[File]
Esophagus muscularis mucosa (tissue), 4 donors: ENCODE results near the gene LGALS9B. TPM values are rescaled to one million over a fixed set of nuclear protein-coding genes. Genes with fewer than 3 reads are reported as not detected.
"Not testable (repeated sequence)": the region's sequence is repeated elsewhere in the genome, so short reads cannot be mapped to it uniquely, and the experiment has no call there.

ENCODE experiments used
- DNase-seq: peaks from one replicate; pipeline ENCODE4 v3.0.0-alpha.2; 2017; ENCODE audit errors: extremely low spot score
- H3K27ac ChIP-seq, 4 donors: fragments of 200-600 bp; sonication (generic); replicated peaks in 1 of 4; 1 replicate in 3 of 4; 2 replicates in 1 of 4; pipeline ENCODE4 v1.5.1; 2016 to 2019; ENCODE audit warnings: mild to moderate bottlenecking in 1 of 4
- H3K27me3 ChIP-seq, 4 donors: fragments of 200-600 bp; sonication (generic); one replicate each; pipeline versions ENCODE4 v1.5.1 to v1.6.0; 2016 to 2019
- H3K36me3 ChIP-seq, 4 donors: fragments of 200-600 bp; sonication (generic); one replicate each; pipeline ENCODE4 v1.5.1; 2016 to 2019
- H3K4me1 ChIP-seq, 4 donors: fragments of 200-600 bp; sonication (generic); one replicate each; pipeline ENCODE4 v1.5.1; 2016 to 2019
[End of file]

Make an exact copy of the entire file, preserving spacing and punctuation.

Esophagus muscularis mucosa (tissue), 4 donors: ENCODE results near the gene LGALS9B. TPM values are rescaled to one million over a fixed set of nuclear protein-coding genes. Genes with fewer than 3 reads are reported as not detected.
"Not testable (repeated sequence)": the region's sequence is repeated elsewhere in the genome, so short reads cannot be mapped to it uniquely, and the experiment has no call there.

ENCODE experiments used
- DNase-seq: peaks from one replicate; pipeline ENCODE4 v3.0.0-alpha.2; 2017; ENCODE audit errors: extremely low spot score
- H3K27ac ChIP-seq, 4 donors: fragments of 200-600 bp; sonication (generic); replicated peaks in 1 of 4; 1 replicate in 3 of 4; 2 replicates in 1 of 4; pipeline ENCODE4 v1.5.1; 2016 to 2019; ENCODE audit warnings: mild to moderate bottlenecking in 1 of 4
- H3K27me3 ChIP-seq, 4 donors: fragments of 200-600 bp; sonication (generic); one replicate each; pipeline versions ENCODE4 v1.5.1 to v1.6.0; 2016 to 2019
- H3K36me3 ChIP-seq, 4 donors: fragments of 200-600 bp; sonication (generic); one replicate each; pipeline ENCODE4 v1.5.1; 2016 to 2019
- H3K4me1 ChIP-seq, 4 donors: fragments of 200-600 bp; sonication (generic); one replicate each; pipeline ENCODE4 v1.5.1; 2016 to 2019